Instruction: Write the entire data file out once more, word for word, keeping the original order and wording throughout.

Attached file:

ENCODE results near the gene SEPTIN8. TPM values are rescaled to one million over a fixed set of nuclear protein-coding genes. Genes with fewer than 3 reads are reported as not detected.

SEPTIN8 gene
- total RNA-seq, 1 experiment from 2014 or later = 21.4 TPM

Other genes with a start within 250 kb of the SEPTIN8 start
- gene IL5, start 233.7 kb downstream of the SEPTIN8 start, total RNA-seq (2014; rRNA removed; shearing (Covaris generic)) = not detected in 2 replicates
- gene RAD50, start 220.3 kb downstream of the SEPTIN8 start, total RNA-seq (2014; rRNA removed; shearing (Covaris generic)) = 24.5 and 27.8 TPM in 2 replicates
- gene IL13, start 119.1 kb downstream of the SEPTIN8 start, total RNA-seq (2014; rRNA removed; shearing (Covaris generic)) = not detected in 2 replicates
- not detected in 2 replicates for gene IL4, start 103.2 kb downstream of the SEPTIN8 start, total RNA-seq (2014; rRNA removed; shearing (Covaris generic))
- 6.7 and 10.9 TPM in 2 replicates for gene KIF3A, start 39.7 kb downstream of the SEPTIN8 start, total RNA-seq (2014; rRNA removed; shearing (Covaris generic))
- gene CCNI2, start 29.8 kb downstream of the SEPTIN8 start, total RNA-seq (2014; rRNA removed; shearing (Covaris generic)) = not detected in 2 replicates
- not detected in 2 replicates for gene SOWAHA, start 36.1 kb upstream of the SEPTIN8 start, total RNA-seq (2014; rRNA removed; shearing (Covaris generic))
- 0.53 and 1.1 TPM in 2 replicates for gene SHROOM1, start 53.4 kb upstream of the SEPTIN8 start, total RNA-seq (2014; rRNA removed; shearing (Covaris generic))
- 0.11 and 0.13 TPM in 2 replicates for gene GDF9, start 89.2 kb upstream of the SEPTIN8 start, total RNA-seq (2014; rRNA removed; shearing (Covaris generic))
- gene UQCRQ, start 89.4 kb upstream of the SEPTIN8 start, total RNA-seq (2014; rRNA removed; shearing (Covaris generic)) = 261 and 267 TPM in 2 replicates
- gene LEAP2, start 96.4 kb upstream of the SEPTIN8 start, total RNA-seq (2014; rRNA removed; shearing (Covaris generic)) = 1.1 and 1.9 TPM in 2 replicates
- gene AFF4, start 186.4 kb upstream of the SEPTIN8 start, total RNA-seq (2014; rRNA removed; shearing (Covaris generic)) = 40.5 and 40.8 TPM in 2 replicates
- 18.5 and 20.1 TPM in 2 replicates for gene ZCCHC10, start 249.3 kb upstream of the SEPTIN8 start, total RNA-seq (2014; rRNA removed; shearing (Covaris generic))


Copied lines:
ENCODE results near the gene SEPTIN8. TPM values are rescaled to one million over a fixed set of nuclear protein-coding genes. Genes with fewer than 3 reads are reported as not detected.

SEPTIN8 gene
- total RNA-seq, 1 experiment from 2014 or later = 21.4 TPM

Other genes with a start within 250 kb of the SEPTIN8 start
- gene IL5, start 233.7 kb downstream of the SEPTIN8 start, total RNA-seq (2014; rRNA removed; shearing (Covaris generic)) = not detected in 2 replicates
- gene RAD50, start 220.3 kb downstream of the SEPTIN8 start, total RNA-seq (2014; rRNA removed; shearing (Covaris generic)) = 24.5 and 27.8 TPM in 2 replicates
- gene IL13, start 119.1 kb downstream of the SEPTIN8 start, total RNA-seq (2014; rRNA removed; shearing (Covaris generic)) = not detected in 2 replicates
- not detected in 2 replicates for gene IL4, start 103.2 kb downstream of the SEPTIN8 start, total RNA-seq (2014; rRNA removed; shearing (Covaris generic))
- 6.7 and 10.9 TPM in 2 replicates for gene KIF3A, start 39.7 kb downstream of the SEPTIN8 start, total RNA-seq (2014; rRNA removed; shearing (Covaris generic))
- gene CCNI2, start 29.8 kb downstream of the SEPTIN8 start, total RNA-seq (2014; rRNA removed; shearing (Covaris generic)) = not detected in 2 replicates
- not detected in 2 replicates for gene SOWAHA, start 36.1 kb upstream of the SEPTIN8 start, total RNA-seq (2014; rRNA removed; shearing (Covaris generic))
- 0.53 and 1.1 TPM in 2 replicates for gene SHROOM1, start 53.4 kb upstream of the SEPTIN8 start, total RNA-seq (2014; rRNA removed; shearing (Covaris generic))
- 0.11 and 0.13 TPM in 2 replicates for gene GDF9, start 89.2 kb upstream of the SEPTIN8 start, total RNA-seq (2014; rRNA removed; shearing (Covaris generic))
- gene UQCRQ, start 89.4 kb upstream of the SEPTIN8 start, total RNA-seq (2014; rRNA removed; shearing (Covaris generic)) = 261 and 267 TPM in 2 replicates
- gene LEAP2, start 96.4 kb upstream of the SEPTIN8 start, total RNA-seq (2014; rRNA removed; shearing (Covaris generic)) = 1.1 and 1.9 TPM in 2 replicates
- gene AFF4, start 186.4 kb upstream of the SEPTIN8 start, total RNA-seq (2014; rRNA removed; shearing (Covaris generic)) = 40.5 and 40.8 TPM in 2 replicates
- 18.5 and 20.1 TPM in 2 replicates for gene ZCCHC10, start 249.3 kb upstream of the SEPTIN8 start, total RNA-seq (2014; rRNA removed; shearing (Covaris generic))